One of the common mistakes that many cyclists make is that they forget to change the pump nozzle, and thereby, their bike tires do not inflate no matter how much they try. Once they stop pumping, the tires become flat again.
- Mini Pumps
Mini pumps come cheap and can be easily carried anywhere, making them popular among cyclists who go on long bike trips.
It takes more effort to inflate a bike tire using mini pumps. Tires that require high pressure to inflate are not ideal for pumping using this equipment.
Check for Sealant Issues
Sealants are a necessary evil. It’s impossible to use a valve without a sealant. Over time, the sealant inside the tire starts to form skin and clogs the valve core. It allows very little air into the tire, and as a result, the bike tires do not inflate.
To get rid of this issue, you have to remove the skin that forms inside the sealant. You will need to remove the core to open the valve. After you do that, you’ll be able to get rid of the sealant skin.
Remember to remove and store the valve core carefully; it’s small and can get lost easily. Find a thin tool, and remove the skin carefully.
You can do it with an Allen wrench. Whatever you use, don’t use anything sharp. You don’t want a punctured tube in your bike.
Frequently Asked Questions
How do I Fix a Bike Tire That is Not Inflating?
A variety of reasons can cause your bike tire to stay flat. For starters, check whether your tires have any punctures. Have you checked that? There are a few other things to look for.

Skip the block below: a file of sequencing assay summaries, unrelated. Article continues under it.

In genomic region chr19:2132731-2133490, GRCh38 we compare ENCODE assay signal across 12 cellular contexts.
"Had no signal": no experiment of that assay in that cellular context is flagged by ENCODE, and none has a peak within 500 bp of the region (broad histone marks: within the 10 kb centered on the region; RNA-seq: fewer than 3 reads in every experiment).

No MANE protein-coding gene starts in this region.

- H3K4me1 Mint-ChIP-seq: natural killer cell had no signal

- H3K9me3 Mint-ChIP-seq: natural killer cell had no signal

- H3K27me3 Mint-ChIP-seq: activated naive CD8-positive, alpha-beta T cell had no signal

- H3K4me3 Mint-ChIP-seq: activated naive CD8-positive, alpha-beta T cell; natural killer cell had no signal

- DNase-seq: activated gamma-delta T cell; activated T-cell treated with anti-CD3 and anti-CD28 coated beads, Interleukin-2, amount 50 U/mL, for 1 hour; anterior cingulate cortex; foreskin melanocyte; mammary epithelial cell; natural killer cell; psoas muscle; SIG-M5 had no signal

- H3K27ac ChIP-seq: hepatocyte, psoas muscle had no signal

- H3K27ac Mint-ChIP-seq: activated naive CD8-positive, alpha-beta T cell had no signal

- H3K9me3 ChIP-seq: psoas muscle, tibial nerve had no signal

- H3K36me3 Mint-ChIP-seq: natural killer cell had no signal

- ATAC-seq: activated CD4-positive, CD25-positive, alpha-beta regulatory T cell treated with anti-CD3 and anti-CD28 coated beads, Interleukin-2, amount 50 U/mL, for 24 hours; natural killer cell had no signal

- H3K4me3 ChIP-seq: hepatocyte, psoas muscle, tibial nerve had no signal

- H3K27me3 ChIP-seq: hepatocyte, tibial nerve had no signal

See if your pump fitting is proper or not. Also, check if any part of your tire valve is damaged or not. Once you can ascertain the problem, fixing the issue will be a piece of cake.
Do Presta Valves Prevent This Issue from Happening?
There are no valves in the market that can prevent this issue from happening. You can prevent this problem from occurring by inflating a tire properly. You need to fully seat the tube by pressing the little pin down before pumping air.
One good thing about this valve is that it does not leak air until you push the tube down. However, always remember to screw the little nut on a Presta valve after filling the tire with air.
Why are My Tubeless Tires Not Inflating?
Your tubeless bike tire is probably not tightly fitted to the bike rim. That is why the tire is failing to hold constant pressure. Also, there is a possibility that your tire has a puncture. Moreover, some sea lent skin build-up inside a tubeless tire can also cause a tire not to inflate.
Is it Normal for Tires to Lose Air Pressure with Time?
Yes. With time, valve stems tend to deteriorate and start losing pressure.
Why do My Bicycle Tires Get Pinch Flats?
This problem occurs when cyclists use low air pressure in their bike tires. To avoid this problem, see if your tire has the proper pump fitting. Also, pump your tires as per the prescribed pressure by the manufacturer.
Every cyclist has encountered this bizarre situation where their bike tire won’t inflate. It’s a relatively common yet frustrating problem, especially when you are on a trip on your bike. Several methods can help you troubleshoot the problem and help you with your journey.
Apart from the methods that have been discussed in this article, one other thing everyone can do is have spare equipment with them.
It might add a little extra baggage, but having a spare tube and spare valve cores can go a long way in making your life easier while traveling.